Thursday 6th April 2006
Stephen Fry and Hugh Laurie were one of the great comedy double acts of the twentieth century. Why it has taken so long for this absolute gem of a television series to see the light of day on DVD is beyond me, but thankfully, here we have the long-awaited arrival of Series One, plus the pilot episode. I hope the wait for Series Two to Four is not so long. Is a jam-packed complete series box-set release in time for Christmas too much to hope for?
It is difficult to believe Fry and Laurie were not always well-established on the entertainment map, as they are now both so much part of the establishment both sides of the Atlantic, but their successes did not always look so assured. It was a full two years between the pilot episode going out and the full first series being commissioned. Could it be that they received only a lukewarm reception to their expertly crafted sketches and “skitlets”? Could it be that Britain was not ready for the genius wits of these Cambridge-educated comedians?
It is a lot more likely that their left-wing bias and penchant for deriding Daily Mail readers got up the wrong noses at a time (the mid- to late-eighties) when Thatcher was still popular and very much in her pomp. You can see it right from the start, with sketches about the privatisation of the police force; and a moral high-ground parent who castigates a headmaster for teaching his son sex education instead of “standards”. In fact, it is an ironic look at “standards” that is the recurrent source of satire throughout the first series.
Whereas firebrands such as Ben Elton were shouting their opposition to Thatcher at the time, Fry and Laurie’s gentler, and altogether cleverer word-play comedy gave their satire far more potency. Despite the late-eighties feel to the series, and the now dated targets of satire such as the powerful executives who are executive working-breakfasting in the executive breakfast lounge; to the OTT sports and leisure centre brace-wearing businessmen forever outwitted by Marjorie, the series is still very, very funny. This is because it is superbly well-written by two of the brainiest and funniest men ever to have met who are also brilliant comedy performers. The fact that they bounce so marvellously off one another simply adds icing to this already delicious cake. It is easy to see how one of the most enduring and affectionate professional partnerships (Fry is godfather to Laurie’s children) was created.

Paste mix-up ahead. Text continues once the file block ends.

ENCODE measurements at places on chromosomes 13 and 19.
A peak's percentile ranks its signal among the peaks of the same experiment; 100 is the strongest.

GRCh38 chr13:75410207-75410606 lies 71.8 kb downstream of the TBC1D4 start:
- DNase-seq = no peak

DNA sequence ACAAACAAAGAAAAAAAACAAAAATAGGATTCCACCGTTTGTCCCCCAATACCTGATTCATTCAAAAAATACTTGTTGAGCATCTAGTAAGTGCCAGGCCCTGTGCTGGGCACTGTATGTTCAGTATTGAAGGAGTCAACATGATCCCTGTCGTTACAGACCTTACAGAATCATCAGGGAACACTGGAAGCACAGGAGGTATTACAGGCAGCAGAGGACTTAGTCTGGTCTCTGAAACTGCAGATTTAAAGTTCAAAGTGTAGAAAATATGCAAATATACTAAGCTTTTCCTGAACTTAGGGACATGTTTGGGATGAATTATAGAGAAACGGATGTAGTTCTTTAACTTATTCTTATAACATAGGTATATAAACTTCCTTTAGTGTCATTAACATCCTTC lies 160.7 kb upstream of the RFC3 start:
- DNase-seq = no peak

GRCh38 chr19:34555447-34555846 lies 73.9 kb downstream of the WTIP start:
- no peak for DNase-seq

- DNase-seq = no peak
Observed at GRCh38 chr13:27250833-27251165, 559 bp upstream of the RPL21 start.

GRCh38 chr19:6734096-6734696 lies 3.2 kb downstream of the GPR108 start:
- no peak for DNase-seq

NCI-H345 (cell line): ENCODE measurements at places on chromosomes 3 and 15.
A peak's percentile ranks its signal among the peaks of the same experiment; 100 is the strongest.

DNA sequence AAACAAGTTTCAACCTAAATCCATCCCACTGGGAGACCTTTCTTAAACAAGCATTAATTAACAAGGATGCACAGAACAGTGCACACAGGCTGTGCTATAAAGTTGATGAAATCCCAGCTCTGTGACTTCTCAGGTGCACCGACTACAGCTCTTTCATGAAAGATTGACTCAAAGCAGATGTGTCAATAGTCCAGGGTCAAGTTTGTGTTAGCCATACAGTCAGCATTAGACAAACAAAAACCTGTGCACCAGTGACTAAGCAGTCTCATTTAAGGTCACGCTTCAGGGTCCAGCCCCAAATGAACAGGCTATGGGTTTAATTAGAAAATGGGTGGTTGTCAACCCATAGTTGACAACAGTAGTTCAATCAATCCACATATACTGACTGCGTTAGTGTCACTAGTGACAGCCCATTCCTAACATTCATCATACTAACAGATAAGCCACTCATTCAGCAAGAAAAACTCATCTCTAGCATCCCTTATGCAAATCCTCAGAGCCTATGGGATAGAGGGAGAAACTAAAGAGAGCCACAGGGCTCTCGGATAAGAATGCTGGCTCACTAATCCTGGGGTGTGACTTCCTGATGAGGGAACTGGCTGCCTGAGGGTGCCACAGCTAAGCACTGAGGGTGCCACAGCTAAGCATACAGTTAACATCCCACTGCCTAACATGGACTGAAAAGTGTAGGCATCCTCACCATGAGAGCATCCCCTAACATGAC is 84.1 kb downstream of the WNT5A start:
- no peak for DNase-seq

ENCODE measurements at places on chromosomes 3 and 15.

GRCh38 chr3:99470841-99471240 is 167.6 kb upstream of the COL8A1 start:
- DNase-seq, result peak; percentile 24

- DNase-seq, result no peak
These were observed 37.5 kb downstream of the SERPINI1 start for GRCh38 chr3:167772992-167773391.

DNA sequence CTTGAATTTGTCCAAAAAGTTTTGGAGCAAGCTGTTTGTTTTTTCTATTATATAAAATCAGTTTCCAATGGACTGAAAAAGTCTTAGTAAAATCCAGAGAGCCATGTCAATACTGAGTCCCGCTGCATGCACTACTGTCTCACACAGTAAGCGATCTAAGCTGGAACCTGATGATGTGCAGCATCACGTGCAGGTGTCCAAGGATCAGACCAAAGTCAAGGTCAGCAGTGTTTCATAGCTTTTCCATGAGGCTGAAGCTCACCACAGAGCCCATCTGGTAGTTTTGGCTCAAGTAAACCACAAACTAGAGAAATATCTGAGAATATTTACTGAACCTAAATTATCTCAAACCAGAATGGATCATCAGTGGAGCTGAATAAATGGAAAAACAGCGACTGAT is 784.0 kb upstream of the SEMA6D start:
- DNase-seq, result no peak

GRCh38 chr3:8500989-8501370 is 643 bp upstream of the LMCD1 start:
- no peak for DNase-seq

What we have is, in all honesty, a timeless comedy masterpiece, and the public start of a prolific and enduringly popular double act. Their sketches were entirely original, with never an attempt to have recurring characters with catchphrases for every episode (though some characters do reappear from time to time); and one of the highlights of each episode was Hugh Laurie’s inevitable song, all the more entertaining because he is an extremely gifted musician and singer. One of the best is “Mystery”, which he sings with great sincerity, but rhymes the last word of every verse with “mystery”. Their comedy is vibrant and often intellectual, and feels every bit part of the English tradition as Wodehouse and Waugh. I believe people will still enjoy “A Bit of Fry and Laurie” fifty years from now and beyond. They really did reach that level of greatness.
It is sad that Stephen Fry and Hugh Laurie now consider themselves too old for the young man’s game of sketch show comedy; as they would still be heads and shoulders above the competition and I’m sure find plenty of fresh targets to satirise in today’s times. Indeed it is hard to believe eleven years have passed since the final series, but we are left with hours of comedy greatness to treasure. I live in hope that the duo will collaborate again in the not too distant future, though it is a joy to see them both so constantly in demand, and rightly so.